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Roll Call

Fiscal Cliff Talks Kick Off on Optimistic Note

Olivier Douliery-Pool/Getty Images
Boehner, Obama and Reid attended a meeting with a bipartisan group of congressional leaders in the Roosevelt Room of the White House on Friday.

Talks to avert the year-end fiscal cliff began on a hopeful note at the White House Friday, with the top Democratic and Republican leaders leaving an hour long meeting with President Barack Obama expressing confidence that they can reach a deal and work toward a compromise marrying new revenue with spending cuts in the coming weeks.

To the extent there was a breakthrough, it came with both Speaker John A. Boehner and Senate Minority Leader Mitch McConnell offering up revenue — which has long been the sticking point — although how much and how it will be achieved, remains to be seen. Boehner of Ohio and McConnell of Kentucky have at least in tone moved in Obama’s direction, although the key question of what to do with the top tax rates at the end of the year remains a sticking point.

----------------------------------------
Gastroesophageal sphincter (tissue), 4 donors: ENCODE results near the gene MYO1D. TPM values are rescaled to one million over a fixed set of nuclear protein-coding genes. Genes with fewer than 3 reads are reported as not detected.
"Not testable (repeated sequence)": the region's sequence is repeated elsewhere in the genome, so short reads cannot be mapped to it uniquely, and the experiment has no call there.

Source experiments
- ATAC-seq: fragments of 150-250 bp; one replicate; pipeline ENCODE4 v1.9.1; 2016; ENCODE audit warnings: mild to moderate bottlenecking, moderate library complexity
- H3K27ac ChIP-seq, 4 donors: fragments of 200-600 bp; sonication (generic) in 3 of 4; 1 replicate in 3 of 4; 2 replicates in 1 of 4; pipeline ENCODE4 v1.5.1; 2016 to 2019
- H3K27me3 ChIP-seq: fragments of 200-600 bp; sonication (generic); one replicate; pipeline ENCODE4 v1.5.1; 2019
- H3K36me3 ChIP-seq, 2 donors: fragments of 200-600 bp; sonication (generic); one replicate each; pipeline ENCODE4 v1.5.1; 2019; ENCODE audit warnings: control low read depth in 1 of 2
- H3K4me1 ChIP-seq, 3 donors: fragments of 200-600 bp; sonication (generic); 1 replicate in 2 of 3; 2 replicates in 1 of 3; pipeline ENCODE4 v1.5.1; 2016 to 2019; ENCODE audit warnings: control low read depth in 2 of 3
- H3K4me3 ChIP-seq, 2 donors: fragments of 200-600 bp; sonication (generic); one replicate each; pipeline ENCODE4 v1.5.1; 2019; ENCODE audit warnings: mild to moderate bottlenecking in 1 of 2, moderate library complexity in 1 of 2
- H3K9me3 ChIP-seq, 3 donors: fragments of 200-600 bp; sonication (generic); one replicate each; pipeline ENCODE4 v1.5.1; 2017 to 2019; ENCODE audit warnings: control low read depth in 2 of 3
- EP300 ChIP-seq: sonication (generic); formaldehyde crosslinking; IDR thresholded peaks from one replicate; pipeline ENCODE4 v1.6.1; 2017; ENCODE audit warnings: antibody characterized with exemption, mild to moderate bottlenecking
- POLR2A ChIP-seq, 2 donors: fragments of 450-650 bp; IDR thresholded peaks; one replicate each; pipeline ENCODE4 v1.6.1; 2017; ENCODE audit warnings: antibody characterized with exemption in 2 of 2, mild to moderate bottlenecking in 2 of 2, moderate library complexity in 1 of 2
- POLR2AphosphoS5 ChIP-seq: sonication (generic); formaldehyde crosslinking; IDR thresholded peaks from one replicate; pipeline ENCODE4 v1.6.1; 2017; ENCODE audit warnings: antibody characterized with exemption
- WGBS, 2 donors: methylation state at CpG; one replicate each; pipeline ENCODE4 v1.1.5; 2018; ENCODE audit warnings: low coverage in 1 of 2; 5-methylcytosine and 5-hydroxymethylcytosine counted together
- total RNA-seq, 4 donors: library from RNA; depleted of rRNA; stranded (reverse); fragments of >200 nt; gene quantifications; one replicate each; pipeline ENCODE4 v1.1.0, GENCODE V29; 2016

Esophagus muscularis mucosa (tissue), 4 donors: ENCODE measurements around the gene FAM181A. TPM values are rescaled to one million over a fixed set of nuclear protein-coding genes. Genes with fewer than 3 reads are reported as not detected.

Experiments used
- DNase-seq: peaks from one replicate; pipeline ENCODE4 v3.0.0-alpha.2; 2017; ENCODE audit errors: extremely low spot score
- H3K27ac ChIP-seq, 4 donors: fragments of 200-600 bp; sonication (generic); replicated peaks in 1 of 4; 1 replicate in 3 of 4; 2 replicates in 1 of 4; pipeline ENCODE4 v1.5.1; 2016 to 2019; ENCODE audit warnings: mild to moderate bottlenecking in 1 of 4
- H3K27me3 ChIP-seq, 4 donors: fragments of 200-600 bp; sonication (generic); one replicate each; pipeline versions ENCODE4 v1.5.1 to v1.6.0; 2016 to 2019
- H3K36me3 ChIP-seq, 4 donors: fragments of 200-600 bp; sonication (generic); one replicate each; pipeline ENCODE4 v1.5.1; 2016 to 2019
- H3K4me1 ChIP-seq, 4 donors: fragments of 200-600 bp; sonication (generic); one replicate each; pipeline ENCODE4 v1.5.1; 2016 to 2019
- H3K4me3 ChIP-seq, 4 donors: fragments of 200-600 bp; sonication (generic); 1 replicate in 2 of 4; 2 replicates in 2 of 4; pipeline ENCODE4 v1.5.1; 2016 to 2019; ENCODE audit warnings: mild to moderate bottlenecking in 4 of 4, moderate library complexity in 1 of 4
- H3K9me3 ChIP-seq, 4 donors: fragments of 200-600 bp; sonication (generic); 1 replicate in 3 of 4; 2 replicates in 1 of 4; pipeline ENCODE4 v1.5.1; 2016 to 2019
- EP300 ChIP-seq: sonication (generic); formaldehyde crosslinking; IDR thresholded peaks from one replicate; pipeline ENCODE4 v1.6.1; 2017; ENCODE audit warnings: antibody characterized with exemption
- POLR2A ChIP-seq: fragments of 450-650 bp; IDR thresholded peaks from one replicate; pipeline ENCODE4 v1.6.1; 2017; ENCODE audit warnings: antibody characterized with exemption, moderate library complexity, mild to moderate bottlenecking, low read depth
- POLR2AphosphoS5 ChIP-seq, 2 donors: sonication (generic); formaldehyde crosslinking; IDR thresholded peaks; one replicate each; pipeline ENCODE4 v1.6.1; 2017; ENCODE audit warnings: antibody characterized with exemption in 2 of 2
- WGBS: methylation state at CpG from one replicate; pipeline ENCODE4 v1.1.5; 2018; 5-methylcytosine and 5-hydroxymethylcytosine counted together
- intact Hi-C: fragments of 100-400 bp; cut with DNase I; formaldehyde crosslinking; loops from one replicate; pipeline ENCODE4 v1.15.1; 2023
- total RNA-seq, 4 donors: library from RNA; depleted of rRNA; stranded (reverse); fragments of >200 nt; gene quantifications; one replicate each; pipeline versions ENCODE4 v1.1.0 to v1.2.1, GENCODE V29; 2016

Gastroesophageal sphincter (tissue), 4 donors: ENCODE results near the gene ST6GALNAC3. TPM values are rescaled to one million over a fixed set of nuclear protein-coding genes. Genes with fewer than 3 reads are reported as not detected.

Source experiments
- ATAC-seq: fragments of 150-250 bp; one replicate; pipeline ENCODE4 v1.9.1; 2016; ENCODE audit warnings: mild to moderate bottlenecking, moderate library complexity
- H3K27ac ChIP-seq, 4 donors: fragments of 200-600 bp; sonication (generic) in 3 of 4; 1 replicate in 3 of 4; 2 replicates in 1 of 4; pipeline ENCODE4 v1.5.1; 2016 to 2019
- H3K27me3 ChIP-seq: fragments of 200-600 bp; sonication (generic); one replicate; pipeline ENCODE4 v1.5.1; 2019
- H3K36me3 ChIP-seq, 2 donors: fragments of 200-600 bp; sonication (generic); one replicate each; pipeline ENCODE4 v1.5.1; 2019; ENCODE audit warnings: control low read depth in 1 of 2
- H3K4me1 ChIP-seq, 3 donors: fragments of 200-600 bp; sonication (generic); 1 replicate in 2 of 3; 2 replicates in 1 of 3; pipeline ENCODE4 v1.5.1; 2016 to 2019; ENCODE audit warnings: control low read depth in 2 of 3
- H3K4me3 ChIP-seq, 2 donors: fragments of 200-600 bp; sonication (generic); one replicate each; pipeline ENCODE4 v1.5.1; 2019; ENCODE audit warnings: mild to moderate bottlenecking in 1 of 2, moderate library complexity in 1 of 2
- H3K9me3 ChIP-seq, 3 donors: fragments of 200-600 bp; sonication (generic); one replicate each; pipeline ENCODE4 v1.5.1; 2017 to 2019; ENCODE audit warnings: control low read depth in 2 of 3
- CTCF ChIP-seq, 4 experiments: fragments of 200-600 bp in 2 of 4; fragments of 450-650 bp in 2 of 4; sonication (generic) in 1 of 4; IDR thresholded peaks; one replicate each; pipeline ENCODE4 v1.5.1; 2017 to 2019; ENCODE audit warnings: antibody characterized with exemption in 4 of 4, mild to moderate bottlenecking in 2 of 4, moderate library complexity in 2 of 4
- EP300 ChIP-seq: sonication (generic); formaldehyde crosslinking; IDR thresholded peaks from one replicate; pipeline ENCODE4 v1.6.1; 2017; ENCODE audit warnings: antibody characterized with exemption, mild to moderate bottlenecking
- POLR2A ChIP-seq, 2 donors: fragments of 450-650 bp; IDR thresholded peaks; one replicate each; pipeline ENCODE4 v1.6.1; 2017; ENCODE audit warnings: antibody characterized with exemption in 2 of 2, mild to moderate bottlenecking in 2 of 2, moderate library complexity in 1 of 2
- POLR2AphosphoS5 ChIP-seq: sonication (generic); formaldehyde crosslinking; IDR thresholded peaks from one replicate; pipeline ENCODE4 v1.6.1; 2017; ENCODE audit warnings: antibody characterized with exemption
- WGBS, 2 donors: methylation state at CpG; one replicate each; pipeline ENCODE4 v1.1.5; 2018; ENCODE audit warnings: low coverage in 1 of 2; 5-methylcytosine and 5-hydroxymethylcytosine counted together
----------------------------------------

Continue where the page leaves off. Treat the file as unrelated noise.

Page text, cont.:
Perhaps even more significant is that all four leaders — Boehner, McConnell, Senate Majority Leader Harry Reid, D-Nev., and House Minority Leader Nancy Pelosi, D-Calif., —appeared together at the microphones set up outside the West Wing. The rare show of unity reflects the public angst over the issue, and perhaps a post-election opening for bipartisan accomplishment. No one wants to be seen as the one who pushed the country over the cliff and into a possible recession.

Boehner, who has long been the key to reaching any deal, told reporters he proposed a framework for dealing with the cliff that would largely kick major decisions to next year. He offered to tie revenue from a tax reform package to be written next year to spending cuts that would also come from the 113th Congress. The proposal was consistent with the president’s call for a balanced approach, the Ohio Republican said.